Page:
"This film is bold, original, and ambitious. No other film explores as deeply or longitudinally the impact of American education on students from developing countries. This intimate documentary promises a fresh perspective on both the United States and Africa. I'm happy to be a part of it and to continue guiding Arthur's and Brook’s filmmaking instincts." - Mark J. Harris
Mark J. Harris is a Distinguished Professor at USC's School of Cinematic Arts, where he has taught filmmaking since 1983. Among his many works are THE REDWOODS, which won an Oscar for Best Short Documentary; THE LONG WAY HOME, which won the Academy Award for Best Feature Length Documentary; and INTO THE ARMS OF STRANGERS: STORIES OF THE KINDERTRANSPORT, which also won an Academy Award for Best Feature Length Documentary. His latest film is BREAKING POINT: THE WAR FOR DEMOCRACY IN UKRAINE.
HELEN ELAINE LEE - Story Advisor
“I am delighted to help make this wonderful project a reality. Its themes of determination, risk, transformation, and the role of home and homeland in our lives are powerful and resonant, particular and universal. I am sure that Arthur will draw on his considerable gifts for seeing and storytelling to produce a thoughtful and unforgettable film.” - Helen Elaine Lee
Helen Elaine Lee is Professor of Fiction Writing in Comparative Media Studies/Writing and Director of the Program in Women's & Gender Studies at MIT. Her first novel, The Serpent's Gift, was published by Atheneum in and her second novel, Water Marked, was published by Scribner. Stories from her recently finished novel, "The Unlocked Room," have appeared in Prairie Schooner, Callaloo, Hanging Loose, Best African American Fiction 2009 (Bantam Books), and www.solsticelitmag.com. She was educated at Harvard College and Harvard Law School.
KATE AMEND, A.C.E. - Editing Advisor
“Like many documentaries that unfold over several years of production, bringing it together will be a painstaking process. I am confident, however, that the result will be worth the effort. I know this is a labor of love for Arthur and his team, and I look forward to advising them as they wade through hundreds of hours of footage, shot over four years, to chart a clear story and a moving film.” – Kate Amend, ACE
In 2005, Kate Amend received the International Documentary Association’s inaugural award for Outstanding Achievement in Editing for her work, which includes two Academy Award-winning documentary features, INTO THE ARMS OF STRANGERS and THE LONG WAY HOME, along with many other lauded works. Amend also received the 2001 American Cinema Editors’ Eddie award. Amend has advised at the Sundance Institute Editing Labs, been a festival juror and appeared on industry panels. She is on the faculty of the School of Cinematic Arts at USC, is a member of both the Academy of Motion Picture Arts and Sciences, and the Board of Directors of the American Cinema Editors. She holds degrees from the University of California, Berkeley and San Francisco State University.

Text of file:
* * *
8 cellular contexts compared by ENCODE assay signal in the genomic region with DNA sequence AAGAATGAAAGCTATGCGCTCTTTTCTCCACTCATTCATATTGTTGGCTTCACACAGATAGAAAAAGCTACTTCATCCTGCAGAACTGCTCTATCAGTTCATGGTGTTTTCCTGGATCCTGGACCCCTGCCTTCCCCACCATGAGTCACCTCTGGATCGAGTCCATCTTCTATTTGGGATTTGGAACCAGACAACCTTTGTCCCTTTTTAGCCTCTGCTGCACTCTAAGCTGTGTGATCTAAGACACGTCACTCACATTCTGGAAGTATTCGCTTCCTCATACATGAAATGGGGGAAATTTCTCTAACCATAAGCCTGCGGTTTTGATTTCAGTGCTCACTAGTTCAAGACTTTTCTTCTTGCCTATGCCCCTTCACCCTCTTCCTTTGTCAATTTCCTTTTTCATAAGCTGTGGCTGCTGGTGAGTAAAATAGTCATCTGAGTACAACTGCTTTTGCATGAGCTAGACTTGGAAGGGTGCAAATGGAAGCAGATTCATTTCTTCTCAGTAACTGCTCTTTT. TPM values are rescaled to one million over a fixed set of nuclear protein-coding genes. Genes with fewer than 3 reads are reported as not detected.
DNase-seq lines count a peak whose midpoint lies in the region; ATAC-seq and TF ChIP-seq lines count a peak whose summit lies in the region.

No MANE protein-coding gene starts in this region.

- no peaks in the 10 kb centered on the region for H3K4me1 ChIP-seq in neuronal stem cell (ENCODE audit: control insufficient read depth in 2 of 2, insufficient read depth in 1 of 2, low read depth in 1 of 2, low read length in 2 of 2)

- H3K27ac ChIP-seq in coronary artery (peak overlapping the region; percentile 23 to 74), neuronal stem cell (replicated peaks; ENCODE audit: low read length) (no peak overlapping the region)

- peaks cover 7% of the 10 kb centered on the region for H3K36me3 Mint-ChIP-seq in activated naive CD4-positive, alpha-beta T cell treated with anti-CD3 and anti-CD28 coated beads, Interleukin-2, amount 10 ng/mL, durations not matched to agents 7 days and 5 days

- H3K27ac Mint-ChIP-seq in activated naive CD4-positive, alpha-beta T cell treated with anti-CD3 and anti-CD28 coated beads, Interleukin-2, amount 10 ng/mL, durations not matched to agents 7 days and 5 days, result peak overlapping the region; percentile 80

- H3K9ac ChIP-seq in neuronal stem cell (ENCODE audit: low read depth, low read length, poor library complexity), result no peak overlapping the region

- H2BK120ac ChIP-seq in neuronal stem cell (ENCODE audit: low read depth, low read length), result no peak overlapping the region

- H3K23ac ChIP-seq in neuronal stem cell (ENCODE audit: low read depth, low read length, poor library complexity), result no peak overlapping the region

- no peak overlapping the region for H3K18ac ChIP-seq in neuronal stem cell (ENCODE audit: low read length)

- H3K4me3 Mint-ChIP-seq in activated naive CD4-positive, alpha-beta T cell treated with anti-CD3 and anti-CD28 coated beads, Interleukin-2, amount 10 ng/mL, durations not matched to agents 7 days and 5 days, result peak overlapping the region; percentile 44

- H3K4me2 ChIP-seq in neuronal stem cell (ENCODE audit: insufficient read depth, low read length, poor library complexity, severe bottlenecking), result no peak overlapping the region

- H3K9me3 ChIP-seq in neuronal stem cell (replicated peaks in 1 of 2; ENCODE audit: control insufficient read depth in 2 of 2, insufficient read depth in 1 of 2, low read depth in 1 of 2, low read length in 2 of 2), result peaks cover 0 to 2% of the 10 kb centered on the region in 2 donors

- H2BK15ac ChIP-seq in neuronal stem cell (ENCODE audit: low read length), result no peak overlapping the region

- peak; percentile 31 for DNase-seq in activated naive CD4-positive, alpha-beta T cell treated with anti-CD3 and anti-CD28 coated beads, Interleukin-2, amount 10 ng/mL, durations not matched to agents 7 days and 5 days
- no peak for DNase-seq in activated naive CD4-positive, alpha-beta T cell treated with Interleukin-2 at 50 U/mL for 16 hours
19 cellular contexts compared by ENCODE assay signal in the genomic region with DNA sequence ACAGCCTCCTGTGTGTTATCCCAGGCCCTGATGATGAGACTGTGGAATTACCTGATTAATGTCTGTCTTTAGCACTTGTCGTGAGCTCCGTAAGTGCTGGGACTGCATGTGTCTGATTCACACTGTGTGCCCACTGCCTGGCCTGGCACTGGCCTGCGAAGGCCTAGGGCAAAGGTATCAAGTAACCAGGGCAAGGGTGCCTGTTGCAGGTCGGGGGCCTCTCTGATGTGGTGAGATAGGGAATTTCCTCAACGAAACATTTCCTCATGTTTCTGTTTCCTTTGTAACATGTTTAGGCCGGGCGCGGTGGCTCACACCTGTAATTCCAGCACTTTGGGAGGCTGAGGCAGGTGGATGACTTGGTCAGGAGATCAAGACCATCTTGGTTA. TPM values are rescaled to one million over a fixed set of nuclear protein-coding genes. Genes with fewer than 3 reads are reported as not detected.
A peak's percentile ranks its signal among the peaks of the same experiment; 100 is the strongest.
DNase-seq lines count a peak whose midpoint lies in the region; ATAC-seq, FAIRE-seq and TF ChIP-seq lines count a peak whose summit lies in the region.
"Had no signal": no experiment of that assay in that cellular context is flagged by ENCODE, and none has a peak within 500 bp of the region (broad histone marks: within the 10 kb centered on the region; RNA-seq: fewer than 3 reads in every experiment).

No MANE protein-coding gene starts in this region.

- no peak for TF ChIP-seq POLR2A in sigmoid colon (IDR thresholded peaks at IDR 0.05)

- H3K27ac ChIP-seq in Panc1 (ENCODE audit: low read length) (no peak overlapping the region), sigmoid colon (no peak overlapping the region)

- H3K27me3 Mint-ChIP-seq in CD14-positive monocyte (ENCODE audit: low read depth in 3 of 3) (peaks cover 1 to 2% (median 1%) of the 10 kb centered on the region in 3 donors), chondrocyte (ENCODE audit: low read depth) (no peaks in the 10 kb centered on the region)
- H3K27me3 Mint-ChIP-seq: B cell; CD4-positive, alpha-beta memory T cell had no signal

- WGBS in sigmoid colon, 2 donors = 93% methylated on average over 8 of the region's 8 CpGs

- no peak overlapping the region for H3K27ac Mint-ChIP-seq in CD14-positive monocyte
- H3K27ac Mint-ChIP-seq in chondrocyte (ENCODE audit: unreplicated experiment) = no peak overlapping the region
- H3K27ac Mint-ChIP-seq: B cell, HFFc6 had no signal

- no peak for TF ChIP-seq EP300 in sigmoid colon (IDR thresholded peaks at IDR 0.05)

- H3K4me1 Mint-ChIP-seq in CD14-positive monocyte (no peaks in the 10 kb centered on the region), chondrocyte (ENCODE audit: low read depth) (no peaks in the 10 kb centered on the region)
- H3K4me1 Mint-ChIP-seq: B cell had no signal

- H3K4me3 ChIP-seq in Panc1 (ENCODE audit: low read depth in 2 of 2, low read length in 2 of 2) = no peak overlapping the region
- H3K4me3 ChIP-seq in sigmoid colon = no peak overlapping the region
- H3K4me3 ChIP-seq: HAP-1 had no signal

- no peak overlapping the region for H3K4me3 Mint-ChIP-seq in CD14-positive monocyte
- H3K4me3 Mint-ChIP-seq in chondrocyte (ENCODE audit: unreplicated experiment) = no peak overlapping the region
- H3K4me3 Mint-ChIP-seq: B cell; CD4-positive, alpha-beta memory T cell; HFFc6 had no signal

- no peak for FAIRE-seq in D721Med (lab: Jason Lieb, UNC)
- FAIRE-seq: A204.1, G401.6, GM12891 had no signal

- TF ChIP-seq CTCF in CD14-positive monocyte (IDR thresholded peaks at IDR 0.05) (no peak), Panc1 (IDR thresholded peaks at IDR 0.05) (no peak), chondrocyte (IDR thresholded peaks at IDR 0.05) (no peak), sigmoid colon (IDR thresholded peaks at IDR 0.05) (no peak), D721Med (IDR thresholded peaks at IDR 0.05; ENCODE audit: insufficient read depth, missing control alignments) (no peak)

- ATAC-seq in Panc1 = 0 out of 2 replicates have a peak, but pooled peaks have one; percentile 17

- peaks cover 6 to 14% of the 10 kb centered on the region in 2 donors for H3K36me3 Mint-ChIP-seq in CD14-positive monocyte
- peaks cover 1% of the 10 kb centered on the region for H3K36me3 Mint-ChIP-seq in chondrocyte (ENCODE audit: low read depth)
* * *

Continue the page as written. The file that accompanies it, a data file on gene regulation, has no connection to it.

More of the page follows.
NANCY KETEKU - Education Advisor
Nancy Keteku serves as EducationUSA’s Regional Educational Advising Coordinator for Africa West & Central, responsible to the Institute of International Education and the U.S. Department of State on expanding U.S. higher education opportunities for African students. As an American who has lived in Ghana for over thirty years, she has been uniquely positioned to study the development of African universities and their role in the wider global arena. During the past sixteen years as Regional Coordinator, she has worked with the higher education sector in 49 African countries, gaining a perspective on development of both public and private institutions of higher education and insight into the motivations of African students. She has been directly and indirectly responsible for assisting African students to obtain over $10 million a year in funding for study in the United States and is a leading authority on financing higher education in the United States for international students.
Unable to Contribute with Money?
You can still participate in making this film. Here are some ways:
- Spread the word about the film and this fundraiser
- Organize a screening of NAIJA BETA
- Connect us with organizations that could use the films
- Get social with us on Facebook, Twitter, Instagram
Risks and challenges
Creating a film, especially a documentary like this one, is an organic process. We are confident that the target $60,000 we set in this Kickstarter fundraiser will see us through the edit of the film, and cover Kickstarter fees and production/delivery of backer rewards. Based on our experience with NAIJA BETA, we know we will have some additional finishing costs, which we aim to cover through grants.
Any additional money we raise beyond our target in this campaign will save us grant application time and allow us to work on the film non-stop to completion. We will keep all backers updated on this post-production journey, and should we encounter any snags that delay delivery of the film, we will let you know.
We completed NAIJA BETA, and will finish an even finer film with ONE DAY I TOO GO FLY!Learn about accountability on Kickstarter
- (30 days)